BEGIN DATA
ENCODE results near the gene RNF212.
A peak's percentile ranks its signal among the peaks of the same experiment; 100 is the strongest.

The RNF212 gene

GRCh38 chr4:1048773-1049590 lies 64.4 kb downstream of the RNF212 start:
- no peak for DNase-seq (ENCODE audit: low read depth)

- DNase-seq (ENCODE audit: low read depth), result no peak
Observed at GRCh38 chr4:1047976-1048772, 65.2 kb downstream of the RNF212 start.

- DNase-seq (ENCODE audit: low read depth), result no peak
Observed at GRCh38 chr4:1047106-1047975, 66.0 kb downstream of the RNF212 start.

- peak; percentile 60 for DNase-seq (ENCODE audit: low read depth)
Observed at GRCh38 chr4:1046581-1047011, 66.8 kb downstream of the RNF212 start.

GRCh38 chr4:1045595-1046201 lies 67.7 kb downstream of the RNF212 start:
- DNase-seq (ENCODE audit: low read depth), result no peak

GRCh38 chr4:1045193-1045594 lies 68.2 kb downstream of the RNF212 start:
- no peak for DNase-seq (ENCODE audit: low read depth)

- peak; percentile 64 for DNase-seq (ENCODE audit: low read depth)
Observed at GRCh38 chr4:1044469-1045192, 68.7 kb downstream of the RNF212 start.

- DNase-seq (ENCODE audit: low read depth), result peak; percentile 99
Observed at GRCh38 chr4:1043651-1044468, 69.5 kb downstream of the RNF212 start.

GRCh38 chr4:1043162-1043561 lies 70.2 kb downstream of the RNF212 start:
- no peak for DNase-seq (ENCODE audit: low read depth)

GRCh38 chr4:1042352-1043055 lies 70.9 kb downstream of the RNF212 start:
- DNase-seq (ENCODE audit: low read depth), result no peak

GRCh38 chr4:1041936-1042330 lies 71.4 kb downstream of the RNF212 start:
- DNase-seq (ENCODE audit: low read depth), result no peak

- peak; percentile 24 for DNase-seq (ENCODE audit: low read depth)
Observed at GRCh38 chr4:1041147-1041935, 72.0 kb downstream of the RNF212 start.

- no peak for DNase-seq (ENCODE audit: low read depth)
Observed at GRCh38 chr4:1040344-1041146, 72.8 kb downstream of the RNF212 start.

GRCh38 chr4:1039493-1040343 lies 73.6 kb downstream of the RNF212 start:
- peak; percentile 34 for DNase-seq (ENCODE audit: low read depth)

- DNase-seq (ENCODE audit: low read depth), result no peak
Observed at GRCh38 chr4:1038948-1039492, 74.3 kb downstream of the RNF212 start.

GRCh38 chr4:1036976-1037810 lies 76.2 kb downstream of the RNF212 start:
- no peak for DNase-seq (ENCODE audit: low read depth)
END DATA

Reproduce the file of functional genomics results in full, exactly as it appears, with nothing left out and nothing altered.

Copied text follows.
ENCODE results near the gene RNF212.
A peak's percentile ranks its signal among the peaks of the same experiment; 100 is the strongest.

The RNF212 gene

GRCh38 chr4:1048773-1049590 lies 64.4 kb downstream of the RNF212 start:
- no peak for DNase-seq (ENCODE audit: low read depth)

- DNase-seq (ENCODE audit: low read depth), result no peak
Observed at GRCh38 chr4:1047976-1048772, 65.2 kb downstream of the RNF212 start.

- DNase-seq (ENCODE audit: low read depth), result no peak
Observed at GRCh38 chr4:1047106-1047975, 66.0 kb downstream of the RNF212 start.

- peak; percentile 60 for DNase-seq (ENCODE audit: low read depth)
Observed at GRCh38 chr4:1046581-1047011, 66.8 kb downstream of the RNF212 start.

GRCh38 chr4:1045595-1046201 lies 67.7 kb downstream of the RNF212 start:
- DNase-seq (ENCODE audit: low read depth), result no peak

GRCh38 chr4:1045193-1045594 lies 68.2 kb downstream of the RNF212 start:
- no peak for DNase-seq (ENCODE audit: low read depth)

- peak; percentile 64 for DNase-seq (ENCODE audit: low read depth)
Observed at GRCh38 chr4:1044469-1045192, 68.7 kb downstream of the RNF212 start.

- DNase-seq (ENCODE audit: low read depth), result peak; percentile 99
Observed at GRCh38 chr4:1043651-1044468, 69.5 kb downstream of the RNF212 start.

GRCh38 chr4:1043162-1043561 lies 70.2 kb downstream of the RNF212 start:
- no peak for DNase-seq (ENCODE audit: low read depth)

GRCh38 chr4:1042352-1043055 lies 70.9 kb downstream of the RNF212 start:
- DNase-seq (ENCODE audit: low read depth), result no peak

GRCh38 chr4:1041936-1042330 lies 71.4 kb downstream of the RNF212 start:
- DNase-seq (ENCODE audit: low read depth), result no peak

- peak; percentile 24 for DNase-seq (ENCODE audit: low read depth)
Observed at GRCh38 chr4:1041147-1041935, 72.0 kb downstream of the RNF212 start.

- no peak for DNase-seq (ENCODE audit: low read depth)
Observed at GRCh38 chr4:1040344-1041146, 72.8 kb downstream of the RNF212 start.

GRCh38 chr4:1039493-1040343 lies 73.6 kb downstream of the RNF212 start:
- peak; percentile 34 for DNase-seq (ENCODE audit: low read depth)

- DNase-seq (ENCODE audit: low read depth), result no peak
Observed at GRCh38 chr4:1038948-1039492, 74.3 kb downstream of the RNF212 start.

GRCh38 chr4:1036976-1037810 lies 76.2 kb downstream of the RNF212 start:
- no peak for DNase-seq (ENCODE audit: low read depth)